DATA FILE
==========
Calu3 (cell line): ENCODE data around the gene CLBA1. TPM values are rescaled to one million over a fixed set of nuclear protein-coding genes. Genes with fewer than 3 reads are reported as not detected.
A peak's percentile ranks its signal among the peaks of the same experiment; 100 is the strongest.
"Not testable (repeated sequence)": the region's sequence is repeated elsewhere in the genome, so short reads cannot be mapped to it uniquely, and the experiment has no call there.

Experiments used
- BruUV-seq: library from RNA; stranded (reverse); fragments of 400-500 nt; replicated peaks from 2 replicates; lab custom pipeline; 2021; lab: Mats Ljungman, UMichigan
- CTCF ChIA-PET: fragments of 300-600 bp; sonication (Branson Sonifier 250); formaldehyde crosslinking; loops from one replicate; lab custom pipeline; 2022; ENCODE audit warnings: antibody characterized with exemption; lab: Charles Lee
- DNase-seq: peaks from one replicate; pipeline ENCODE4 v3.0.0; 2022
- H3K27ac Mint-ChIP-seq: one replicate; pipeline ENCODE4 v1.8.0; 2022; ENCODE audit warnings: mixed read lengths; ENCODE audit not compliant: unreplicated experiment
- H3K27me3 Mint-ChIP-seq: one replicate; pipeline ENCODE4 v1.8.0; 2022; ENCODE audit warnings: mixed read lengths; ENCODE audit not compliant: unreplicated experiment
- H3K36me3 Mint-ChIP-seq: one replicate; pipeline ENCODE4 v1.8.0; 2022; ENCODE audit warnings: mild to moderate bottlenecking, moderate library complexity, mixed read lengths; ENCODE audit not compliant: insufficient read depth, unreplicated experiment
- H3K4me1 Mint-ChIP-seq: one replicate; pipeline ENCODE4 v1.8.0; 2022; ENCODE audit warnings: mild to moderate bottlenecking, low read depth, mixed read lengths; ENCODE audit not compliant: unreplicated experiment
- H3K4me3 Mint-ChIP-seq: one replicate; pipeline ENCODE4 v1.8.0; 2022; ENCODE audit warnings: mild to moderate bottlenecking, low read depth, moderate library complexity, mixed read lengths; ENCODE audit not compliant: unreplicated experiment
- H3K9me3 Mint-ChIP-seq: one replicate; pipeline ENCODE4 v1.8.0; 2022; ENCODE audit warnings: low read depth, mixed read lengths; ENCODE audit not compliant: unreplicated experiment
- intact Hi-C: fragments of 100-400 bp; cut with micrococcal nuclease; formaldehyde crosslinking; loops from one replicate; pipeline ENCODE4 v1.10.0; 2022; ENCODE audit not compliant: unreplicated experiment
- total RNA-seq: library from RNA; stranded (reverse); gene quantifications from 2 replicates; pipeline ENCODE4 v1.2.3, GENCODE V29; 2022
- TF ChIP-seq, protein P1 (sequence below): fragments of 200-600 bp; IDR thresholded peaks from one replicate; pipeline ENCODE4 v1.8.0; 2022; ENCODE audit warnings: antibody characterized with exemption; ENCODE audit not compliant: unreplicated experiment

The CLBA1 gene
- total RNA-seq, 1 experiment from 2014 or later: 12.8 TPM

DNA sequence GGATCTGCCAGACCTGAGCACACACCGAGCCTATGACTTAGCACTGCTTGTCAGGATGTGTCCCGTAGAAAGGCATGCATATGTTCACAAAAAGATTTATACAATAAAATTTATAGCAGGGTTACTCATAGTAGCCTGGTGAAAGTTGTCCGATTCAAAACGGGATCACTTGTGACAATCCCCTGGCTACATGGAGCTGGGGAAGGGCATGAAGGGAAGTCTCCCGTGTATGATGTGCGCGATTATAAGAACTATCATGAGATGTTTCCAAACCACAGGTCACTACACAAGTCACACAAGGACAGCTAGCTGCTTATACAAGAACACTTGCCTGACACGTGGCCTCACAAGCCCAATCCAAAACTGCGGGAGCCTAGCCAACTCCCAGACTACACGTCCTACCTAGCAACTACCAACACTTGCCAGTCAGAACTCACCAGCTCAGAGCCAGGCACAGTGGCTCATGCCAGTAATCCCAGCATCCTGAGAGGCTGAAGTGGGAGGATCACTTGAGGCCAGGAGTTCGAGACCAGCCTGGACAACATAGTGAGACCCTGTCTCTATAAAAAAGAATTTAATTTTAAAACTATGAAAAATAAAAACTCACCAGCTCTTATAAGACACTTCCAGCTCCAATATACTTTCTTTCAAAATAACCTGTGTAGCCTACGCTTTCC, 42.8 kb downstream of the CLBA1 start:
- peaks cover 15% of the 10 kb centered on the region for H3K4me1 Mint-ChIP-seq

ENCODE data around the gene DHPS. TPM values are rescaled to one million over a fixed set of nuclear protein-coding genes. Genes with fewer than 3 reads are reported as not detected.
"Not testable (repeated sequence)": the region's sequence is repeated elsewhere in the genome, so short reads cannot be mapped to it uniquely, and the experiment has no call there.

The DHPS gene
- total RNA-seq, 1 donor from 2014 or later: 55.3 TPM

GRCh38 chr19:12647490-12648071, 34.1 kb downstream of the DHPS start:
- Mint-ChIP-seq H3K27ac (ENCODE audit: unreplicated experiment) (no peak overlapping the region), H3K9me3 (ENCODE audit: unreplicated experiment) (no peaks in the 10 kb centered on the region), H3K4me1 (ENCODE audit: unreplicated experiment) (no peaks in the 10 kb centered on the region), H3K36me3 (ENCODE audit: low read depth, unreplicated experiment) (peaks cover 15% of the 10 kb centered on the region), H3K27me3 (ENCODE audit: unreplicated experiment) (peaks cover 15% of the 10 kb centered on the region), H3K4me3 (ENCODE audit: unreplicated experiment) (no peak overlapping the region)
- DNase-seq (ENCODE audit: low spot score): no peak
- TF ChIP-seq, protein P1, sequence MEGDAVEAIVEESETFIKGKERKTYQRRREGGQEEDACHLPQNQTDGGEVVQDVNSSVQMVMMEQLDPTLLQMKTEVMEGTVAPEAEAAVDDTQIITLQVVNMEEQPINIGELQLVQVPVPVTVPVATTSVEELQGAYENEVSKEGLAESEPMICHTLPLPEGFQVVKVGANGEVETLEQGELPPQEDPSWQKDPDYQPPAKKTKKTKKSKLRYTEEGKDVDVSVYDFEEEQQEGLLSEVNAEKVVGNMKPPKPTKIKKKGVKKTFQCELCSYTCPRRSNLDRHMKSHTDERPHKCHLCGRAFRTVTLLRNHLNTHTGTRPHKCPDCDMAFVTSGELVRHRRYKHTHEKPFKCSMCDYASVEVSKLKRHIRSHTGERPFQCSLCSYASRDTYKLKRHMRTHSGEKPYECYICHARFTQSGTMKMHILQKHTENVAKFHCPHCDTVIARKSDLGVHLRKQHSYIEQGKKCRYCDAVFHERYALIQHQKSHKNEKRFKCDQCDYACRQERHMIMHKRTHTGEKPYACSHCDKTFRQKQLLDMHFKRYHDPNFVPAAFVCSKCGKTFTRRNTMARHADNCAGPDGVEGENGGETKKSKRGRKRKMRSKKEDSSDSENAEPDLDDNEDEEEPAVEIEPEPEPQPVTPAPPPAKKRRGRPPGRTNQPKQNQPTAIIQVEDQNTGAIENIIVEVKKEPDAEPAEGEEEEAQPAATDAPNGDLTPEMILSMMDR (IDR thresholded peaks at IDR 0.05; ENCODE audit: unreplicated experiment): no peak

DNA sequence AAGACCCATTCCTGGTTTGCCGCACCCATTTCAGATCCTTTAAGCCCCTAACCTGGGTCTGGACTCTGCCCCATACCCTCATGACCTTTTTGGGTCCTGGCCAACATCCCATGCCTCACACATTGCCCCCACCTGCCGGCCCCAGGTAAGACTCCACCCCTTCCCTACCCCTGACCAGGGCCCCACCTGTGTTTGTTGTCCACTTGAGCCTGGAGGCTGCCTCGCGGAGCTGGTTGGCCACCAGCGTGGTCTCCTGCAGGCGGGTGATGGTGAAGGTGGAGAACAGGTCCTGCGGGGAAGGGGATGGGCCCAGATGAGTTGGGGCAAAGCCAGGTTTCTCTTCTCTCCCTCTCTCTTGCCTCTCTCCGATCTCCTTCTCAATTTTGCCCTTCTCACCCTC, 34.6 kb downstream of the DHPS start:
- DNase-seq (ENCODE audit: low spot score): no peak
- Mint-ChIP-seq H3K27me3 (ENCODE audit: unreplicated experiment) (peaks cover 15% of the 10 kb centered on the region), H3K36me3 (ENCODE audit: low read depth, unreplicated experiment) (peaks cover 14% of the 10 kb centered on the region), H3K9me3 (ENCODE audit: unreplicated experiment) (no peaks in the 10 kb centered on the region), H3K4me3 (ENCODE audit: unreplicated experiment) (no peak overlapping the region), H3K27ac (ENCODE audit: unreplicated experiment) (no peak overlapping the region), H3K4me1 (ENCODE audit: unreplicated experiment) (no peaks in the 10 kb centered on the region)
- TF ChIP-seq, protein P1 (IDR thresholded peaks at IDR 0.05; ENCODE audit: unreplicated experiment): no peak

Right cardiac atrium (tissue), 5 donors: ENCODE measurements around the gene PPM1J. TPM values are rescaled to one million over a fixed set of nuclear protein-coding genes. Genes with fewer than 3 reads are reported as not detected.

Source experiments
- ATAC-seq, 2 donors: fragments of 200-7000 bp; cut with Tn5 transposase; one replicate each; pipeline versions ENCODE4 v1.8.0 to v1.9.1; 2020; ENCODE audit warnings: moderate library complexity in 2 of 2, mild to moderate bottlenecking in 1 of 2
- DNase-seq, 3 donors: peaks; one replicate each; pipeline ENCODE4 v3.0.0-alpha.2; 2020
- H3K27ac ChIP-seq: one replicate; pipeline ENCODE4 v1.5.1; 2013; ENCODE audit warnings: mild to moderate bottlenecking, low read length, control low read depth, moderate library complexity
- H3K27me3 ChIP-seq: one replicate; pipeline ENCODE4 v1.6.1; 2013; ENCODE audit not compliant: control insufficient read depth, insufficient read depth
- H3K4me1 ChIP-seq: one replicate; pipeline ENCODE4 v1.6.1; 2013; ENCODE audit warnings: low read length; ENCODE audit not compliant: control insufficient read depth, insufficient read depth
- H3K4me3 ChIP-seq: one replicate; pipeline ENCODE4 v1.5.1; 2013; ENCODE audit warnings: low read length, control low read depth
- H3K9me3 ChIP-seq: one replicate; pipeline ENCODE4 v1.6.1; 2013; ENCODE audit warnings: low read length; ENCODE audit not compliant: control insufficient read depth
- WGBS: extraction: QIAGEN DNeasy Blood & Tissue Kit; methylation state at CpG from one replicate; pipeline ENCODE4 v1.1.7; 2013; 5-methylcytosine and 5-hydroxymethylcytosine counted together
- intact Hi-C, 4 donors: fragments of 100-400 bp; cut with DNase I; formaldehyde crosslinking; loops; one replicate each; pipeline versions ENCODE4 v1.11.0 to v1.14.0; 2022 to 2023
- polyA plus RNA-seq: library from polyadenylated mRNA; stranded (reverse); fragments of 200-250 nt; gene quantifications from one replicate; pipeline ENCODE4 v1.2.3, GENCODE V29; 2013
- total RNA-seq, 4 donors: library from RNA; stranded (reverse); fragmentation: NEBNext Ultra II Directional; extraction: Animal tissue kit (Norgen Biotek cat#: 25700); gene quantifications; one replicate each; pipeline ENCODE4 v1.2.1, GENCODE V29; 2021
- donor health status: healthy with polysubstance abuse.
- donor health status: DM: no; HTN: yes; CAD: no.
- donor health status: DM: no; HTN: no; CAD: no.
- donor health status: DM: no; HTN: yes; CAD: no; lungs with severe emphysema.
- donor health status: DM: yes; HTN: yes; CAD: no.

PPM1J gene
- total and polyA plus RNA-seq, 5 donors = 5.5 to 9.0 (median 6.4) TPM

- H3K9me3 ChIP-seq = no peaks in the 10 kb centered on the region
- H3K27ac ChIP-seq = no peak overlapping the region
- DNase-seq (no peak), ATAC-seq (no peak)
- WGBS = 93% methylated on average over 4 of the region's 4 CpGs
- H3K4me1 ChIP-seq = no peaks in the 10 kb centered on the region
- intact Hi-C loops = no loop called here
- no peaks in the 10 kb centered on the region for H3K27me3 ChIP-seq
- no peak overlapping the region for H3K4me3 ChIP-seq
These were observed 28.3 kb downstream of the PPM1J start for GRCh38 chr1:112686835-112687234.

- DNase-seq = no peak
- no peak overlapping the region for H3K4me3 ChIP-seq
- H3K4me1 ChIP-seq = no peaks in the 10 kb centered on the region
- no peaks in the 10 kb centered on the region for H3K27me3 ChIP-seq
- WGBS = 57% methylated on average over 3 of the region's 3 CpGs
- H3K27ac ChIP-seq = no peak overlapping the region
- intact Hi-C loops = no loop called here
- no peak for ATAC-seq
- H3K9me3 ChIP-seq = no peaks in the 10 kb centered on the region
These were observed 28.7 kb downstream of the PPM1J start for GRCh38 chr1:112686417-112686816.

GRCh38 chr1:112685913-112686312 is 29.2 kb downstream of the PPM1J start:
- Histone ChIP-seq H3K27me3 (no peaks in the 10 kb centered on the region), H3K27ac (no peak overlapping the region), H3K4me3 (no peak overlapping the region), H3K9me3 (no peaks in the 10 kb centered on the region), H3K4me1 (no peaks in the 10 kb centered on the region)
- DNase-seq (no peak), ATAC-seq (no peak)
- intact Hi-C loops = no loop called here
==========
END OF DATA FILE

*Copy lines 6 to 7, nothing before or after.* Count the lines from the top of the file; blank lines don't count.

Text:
- CTCF ChIA-PET: fragments of 300-600 bp; sonication (Branson Sonifier 250); formaldehyde crosslinking; loops from one replicate; lab custom pipeline; 2022; ENCODE audit warnings: antibody characterized with exemption; lab: Charles Lee
- DNase-seq: peaks from one replicate; pipeline ENCODE4 v3.0.0; 2022